The problem with self-help pages like this is that people often tend to skip to the parts they feel are more relevant to themselves (hence the reason I give all these page titles weird, cryptic names). The problem with doing that is that you will probably be missing the part that will indeed cure you. If you take all the core teachings of BPD and try to mix and match them to the symptoms of BPD, you will only be left feeling confused and even more sceptical than you already were that this type of therapy will work for your BPD. But yet, time and time again, it does. So how is DBT supposed to fix you…
The first main issue here is time. You can’t tell someone it will take X amount of weeks, months, years to fix them because each person is different and will respond differently to treatment. Some take years to get better, while I have seen some of my clients show real-world improvements in just a few months. Then there are the own goals that people will set for themselves if you give them a time-frame, only for them to be left feeling disappointed when they don’t show improvements over a shorter space of time, it’s nearly always going to end in disaster.
The 2nd issue here is psychological understanding. It takes YEARS to become a fully qualified therapist and even longer to be a registered psychologist like myself. The reason for this is because the human brain is a complex thing and if you don’t know what you are doing you could damage a person rather than cure them. So you need to know what you are doing and that takes years of study and practise. I’m no brain box, but I have done over 6 years of university studies to get where I am today. To ask a client to understand that teaching in just a year-long therapy course is not easy.
Just for an example of what I am talking about, let’s take the BPD symptom of ‘Explosive Anger‘. The most logical course of action for the treatment of this disorder is Anger management, right? Well, no. It would indeed be the correct treatment to use if that is all the person suffered with, but it is clear to my trained brain that other things are going on to cause this and we need to tackle them instead. BPD ‘Explosive Anger’ can be aimed inwards towards themselves, or it could even be passive and expressed differently to anger even if that is exactly what it is. Even now, as I type this I can see things are already getting complicated.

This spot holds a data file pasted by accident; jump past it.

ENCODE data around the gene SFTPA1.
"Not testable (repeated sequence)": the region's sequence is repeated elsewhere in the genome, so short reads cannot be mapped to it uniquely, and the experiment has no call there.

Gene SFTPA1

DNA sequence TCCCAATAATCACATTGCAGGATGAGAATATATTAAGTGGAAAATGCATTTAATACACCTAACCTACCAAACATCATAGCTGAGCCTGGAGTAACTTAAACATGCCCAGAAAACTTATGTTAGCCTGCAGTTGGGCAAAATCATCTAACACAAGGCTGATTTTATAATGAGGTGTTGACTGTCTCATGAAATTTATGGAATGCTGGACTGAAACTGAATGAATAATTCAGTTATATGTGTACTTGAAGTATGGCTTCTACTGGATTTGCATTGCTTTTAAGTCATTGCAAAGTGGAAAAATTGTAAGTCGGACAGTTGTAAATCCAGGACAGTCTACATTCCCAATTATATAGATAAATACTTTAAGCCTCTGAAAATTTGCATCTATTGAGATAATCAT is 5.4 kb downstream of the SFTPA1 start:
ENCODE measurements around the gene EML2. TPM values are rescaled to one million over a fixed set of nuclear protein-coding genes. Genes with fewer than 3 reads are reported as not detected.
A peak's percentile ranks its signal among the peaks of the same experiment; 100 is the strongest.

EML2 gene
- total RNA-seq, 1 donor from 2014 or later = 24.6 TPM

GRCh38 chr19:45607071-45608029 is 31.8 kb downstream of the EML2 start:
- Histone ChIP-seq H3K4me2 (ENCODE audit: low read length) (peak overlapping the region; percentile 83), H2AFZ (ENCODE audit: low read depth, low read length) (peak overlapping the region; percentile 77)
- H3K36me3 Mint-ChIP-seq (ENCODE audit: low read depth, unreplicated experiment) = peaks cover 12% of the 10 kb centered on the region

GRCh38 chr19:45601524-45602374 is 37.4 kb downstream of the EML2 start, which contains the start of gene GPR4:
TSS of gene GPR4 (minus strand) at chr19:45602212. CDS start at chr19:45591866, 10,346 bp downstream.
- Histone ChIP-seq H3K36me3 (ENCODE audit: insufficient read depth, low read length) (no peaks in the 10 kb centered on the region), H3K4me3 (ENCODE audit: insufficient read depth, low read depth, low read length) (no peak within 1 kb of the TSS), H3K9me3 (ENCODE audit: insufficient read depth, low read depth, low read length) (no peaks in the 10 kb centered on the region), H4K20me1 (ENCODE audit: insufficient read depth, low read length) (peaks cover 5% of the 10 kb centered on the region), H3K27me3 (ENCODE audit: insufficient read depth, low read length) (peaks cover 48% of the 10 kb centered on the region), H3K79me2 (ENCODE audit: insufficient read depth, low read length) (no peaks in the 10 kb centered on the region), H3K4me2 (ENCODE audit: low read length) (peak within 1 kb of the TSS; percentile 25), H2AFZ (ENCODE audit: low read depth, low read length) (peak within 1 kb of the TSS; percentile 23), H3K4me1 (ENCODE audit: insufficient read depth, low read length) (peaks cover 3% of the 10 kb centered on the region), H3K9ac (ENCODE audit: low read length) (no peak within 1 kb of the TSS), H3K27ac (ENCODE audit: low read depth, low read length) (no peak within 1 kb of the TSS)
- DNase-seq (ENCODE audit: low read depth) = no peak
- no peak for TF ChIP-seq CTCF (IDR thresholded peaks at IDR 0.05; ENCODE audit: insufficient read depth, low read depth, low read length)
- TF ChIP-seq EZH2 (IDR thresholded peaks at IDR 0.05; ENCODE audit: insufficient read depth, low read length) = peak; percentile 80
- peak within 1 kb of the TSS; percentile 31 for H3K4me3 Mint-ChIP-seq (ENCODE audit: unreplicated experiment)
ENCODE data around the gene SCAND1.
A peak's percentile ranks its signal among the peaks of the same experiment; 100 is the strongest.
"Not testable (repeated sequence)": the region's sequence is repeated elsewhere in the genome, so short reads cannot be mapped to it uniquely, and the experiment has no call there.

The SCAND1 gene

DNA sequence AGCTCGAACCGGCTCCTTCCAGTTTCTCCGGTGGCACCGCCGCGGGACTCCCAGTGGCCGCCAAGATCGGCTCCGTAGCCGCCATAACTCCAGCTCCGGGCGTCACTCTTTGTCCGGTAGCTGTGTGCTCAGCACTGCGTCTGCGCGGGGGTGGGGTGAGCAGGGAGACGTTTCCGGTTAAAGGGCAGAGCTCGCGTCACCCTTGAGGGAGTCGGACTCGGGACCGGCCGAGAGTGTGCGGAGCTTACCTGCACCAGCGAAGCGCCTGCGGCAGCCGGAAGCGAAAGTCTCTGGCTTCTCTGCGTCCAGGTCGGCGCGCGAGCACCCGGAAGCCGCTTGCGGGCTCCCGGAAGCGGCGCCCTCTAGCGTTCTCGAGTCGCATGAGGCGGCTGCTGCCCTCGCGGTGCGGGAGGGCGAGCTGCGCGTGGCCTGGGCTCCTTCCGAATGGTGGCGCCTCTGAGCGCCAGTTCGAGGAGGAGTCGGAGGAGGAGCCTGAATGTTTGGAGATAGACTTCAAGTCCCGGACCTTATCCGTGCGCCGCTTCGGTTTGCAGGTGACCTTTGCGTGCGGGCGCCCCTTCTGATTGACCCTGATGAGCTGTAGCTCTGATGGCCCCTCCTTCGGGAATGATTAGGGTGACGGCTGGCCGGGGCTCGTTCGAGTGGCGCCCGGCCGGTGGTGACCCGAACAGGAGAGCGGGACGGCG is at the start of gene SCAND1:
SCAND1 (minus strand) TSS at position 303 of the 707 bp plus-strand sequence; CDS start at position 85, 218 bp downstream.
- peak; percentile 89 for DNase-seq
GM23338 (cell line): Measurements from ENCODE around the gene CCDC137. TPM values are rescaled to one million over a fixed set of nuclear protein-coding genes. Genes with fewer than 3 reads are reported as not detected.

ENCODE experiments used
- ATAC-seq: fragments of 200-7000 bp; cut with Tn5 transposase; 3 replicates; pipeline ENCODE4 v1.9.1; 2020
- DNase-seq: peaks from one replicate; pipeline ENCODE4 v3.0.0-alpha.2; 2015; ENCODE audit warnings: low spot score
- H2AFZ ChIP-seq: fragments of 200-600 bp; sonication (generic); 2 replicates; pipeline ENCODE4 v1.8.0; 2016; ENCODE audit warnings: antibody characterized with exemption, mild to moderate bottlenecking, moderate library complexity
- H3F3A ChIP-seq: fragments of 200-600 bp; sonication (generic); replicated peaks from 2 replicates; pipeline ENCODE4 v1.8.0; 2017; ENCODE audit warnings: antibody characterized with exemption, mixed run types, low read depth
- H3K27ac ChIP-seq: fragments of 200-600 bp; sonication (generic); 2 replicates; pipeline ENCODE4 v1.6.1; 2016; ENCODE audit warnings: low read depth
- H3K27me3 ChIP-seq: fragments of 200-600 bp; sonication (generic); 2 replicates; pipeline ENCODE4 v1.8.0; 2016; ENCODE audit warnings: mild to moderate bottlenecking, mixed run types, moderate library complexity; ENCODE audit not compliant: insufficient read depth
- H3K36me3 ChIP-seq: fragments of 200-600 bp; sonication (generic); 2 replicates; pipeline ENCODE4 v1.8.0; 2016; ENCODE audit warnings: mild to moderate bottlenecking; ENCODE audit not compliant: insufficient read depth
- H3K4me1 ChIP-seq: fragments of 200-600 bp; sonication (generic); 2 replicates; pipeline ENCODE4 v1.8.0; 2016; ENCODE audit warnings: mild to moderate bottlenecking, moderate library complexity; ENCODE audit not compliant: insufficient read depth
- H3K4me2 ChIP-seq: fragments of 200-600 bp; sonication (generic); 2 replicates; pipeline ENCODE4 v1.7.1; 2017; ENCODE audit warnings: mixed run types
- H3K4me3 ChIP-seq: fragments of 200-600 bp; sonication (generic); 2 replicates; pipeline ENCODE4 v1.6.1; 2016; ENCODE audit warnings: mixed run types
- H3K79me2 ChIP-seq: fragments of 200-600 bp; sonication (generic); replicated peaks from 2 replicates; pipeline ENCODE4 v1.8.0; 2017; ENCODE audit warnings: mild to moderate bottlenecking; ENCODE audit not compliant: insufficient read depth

The point that I am getting at here is that the more you try and understand DBT teachings, the more complicated and irrelevant it will seem. But yet, DBT teachings sees a 60% success rate in helping people with BPD get their lives back on track. As we talked about last week, DBT is not the only form of treatment for BPD, but it has been proven to be the most successful. If you are doing all the homework in these pages and reading what is being said you will indeed start to see some improvement. No, it’s not guaranteed and you might feel 99% of it is irrelevant to your own symptoms, but that is why I have covered all these symptoms by teaching you the main cores of DBT. You don’t need to understand DBT to get better, you just need to practice its teachings and nothing else.
This Week’s Homework: This week is a tough one for sure. What I would like you to do is to fully understand the BPD symptom of ‘Fear of Abandonment‘. You can find much more information about it on this site, or just look around online, watch some videos and above all, learn what people suggest you do to help combat it. You will find EXACTLY the same things in these self-help pages and most pages will always tell you that DBT teaching is the only way to go. You don’t have to take my word for it that DBT works for BPD, you can do your own research. Just knowing the basics of this core BPD symptom will prove to you these self-help pages can indeed work, provided you follow along with them. (the image is from verywellmind.com and the site is a great resource for this weeks homework).